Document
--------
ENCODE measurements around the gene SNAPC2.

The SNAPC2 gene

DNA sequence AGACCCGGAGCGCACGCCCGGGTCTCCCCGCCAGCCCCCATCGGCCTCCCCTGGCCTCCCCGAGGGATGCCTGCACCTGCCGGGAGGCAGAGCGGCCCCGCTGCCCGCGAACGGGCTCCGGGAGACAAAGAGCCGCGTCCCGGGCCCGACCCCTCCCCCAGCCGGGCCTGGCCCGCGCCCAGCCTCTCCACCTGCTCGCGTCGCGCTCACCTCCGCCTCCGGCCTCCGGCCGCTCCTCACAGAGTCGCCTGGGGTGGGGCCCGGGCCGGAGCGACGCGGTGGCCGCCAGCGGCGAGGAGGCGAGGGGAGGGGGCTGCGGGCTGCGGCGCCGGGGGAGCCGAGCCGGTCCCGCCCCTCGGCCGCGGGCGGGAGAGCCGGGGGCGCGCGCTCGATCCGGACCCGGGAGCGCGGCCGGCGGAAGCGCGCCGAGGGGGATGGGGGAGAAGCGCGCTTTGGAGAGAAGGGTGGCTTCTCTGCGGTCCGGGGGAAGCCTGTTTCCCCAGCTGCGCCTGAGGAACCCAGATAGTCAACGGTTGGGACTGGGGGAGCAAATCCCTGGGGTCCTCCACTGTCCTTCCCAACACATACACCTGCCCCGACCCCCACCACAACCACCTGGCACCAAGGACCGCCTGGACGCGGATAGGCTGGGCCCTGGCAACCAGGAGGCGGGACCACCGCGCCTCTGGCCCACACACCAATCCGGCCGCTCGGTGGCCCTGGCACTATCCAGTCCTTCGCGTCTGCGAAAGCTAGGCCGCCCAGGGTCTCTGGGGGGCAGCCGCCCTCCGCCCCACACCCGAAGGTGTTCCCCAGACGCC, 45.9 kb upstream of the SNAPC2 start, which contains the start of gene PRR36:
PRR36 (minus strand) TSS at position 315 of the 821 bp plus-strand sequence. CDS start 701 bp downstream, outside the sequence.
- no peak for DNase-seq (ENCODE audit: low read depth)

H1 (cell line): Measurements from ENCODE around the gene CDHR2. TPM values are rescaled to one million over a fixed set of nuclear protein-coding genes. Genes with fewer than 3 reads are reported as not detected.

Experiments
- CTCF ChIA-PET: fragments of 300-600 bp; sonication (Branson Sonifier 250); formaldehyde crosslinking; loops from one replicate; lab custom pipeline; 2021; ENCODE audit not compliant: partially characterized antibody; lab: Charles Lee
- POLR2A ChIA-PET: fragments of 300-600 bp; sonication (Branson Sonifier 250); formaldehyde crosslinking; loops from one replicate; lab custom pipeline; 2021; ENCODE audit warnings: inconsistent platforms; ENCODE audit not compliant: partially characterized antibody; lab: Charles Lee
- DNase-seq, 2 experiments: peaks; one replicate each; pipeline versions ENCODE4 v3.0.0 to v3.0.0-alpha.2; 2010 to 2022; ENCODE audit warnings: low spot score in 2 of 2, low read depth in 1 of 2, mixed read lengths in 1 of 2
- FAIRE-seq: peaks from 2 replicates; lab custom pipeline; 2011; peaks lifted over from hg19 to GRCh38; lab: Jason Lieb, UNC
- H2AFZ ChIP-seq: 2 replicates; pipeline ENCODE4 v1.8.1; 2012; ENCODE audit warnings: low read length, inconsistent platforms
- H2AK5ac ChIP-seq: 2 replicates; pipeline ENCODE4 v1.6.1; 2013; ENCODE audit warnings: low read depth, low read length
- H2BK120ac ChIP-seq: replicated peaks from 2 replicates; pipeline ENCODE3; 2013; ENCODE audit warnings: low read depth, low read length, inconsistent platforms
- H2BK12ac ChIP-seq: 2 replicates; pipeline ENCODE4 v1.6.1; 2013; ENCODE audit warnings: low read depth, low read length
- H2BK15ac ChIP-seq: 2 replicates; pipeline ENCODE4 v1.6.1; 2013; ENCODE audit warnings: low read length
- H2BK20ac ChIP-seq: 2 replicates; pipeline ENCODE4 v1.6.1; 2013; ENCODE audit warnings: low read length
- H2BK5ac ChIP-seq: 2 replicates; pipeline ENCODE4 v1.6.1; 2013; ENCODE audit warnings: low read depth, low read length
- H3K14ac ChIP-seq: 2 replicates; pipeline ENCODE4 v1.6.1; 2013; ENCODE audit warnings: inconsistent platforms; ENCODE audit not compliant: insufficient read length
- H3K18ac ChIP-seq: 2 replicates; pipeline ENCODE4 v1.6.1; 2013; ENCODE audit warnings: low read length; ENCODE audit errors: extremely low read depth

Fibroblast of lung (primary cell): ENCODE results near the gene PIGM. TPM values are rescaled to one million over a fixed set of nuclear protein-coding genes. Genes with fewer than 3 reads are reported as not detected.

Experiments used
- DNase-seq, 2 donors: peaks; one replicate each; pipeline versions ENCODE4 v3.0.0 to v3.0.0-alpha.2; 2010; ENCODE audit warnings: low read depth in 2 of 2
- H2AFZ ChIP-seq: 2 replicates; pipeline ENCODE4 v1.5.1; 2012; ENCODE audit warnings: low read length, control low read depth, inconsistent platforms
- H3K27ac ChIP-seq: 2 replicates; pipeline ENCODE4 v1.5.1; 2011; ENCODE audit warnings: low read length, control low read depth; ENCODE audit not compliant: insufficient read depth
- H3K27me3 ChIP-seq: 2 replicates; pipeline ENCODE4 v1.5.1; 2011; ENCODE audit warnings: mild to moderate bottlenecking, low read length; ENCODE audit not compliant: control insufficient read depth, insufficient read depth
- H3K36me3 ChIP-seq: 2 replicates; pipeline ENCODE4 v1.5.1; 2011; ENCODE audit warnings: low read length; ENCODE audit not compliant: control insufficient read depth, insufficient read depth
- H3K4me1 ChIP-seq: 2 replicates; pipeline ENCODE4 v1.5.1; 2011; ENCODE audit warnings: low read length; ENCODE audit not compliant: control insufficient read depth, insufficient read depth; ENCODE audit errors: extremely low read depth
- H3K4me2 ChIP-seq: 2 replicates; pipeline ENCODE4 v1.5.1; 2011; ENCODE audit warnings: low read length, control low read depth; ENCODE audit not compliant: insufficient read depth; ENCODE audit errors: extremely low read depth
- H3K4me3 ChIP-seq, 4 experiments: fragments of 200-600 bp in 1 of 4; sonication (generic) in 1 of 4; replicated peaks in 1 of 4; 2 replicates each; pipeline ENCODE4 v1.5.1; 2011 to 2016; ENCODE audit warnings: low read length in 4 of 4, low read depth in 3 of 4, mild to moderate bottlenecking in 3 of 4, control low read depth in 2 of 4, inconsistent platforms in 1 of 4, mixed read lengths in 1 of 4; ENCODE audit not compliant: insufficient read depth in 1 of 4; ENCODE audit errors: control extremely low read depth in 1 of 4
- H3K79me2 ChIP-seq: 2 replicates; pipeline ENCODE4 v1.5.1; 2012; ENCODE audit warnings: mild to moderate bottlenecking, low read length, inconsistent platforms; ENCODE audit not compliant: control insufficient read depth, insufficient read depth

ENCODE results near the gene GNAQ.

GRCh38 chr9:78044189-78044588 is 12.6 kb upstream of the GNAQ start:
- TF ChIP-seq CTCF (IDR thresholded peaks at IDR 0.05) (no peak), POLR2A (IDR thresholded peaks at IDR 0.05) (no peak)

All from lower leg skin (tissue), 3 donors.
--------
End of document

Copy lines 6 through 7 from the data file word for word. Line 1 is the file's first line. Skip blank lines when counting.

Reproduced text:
H1 (cell line): Measurements from ENCODE around the gene CDHR2. TPM values are rescaled to one million over a fixed set of nuclear protein-coding genes. Genes with fewer than 3 reads are reported as not detected.

Experiments